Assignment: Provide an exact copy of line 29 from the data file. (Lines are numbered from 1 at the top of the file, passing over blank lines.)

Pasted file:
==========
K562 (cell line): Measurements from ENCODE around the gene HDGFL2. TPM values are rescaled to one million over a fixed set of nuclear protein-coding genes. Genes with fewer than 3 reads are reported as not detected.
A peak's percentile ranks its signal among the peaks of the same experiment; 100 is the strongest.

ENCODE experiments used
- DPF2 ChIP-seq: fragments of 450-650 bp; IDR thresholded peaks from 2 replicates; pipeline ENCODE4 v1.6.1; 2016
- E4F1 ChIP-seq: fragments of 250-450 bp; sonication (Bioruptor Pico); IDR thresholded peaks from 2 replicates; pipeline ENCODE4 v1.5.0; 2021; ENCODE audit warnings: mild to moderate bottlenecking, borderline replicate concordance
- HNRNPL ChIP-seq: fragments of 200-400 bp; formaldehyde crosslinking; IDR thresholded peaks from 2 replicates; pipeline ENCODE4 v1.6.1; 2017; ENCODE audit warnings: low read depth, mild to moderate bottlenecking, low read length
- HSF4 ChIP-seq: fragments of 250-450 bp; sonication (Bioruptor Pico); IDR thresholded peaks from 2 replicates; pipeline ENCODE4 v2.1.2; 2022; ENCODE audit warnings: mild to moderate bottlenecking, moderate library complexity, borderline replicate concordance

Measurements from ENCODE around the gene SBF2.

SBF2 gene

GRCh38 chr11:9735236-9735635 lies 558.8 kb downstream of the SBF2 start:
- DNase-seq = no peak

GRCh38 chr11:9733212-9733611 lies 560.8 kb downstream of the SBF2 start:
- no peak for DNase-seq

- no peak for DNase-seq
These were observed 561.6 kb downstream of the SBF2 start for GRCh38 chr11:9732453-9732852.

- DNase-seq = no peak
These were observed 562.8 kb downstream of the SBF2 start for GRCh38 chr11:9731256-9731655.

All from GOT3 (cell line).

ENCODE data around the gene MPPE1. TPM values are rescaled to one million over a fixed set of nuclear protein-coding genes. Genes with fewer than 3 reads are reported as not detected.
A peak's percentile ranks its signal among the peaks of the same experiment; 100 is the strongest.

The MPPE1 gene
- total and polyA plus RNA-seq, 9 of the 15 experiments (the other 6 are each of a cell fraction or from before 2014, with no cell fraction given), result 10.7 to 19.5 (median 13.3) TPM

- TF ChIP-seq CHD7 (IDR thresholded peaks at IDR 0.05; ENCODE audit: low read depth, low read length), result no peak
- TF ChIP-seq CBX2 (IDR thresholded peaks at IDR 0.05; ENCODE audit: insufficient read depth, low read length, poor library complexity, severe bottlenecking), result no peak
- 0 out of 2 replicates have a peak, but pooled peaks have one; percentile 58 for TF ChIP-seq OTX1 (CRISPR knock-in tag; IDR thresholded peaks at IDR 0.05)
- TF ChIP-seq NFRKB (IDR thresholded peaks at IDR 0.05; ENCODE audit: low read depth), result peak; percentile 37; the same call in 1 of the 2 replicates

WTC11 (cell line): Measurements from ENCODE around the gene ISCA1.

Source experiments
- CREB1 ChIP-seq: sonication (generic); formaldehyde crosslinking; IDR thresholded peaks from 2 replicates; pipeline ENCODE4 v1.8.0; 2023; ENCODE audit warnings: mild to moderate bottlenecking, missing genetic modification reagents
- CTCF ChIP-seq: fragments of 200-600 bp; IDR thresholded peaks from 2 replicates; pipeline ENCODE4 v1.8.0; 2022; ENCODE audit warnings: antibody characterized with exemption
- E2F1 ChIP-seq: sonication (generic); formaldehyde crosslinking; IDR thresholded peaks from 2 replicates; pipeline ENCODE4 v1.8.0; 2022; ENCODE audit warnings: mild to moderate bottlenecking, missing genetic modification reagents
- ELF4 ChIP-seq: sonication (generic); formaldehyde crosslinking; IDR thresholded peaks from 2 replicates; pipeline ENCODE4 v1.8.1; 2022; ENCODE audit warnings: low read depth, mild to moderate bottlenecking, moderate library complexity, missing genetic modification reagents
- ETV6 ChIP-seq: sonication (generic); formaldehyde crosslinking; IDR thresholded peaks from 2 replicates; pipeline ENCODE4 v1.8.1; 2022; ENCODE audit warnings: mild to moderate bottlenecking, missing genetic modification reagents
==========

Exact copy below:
- CREB1 ChIP-seq: sonication (generic); formaldehyde crosslinking; IDR thresholded peaks from 2 replicates; pipeline ENCODE4 v1.8.0; 2023; ENCODE audit warnings: mild to moderate bottlenecking, missing genetic modification reagents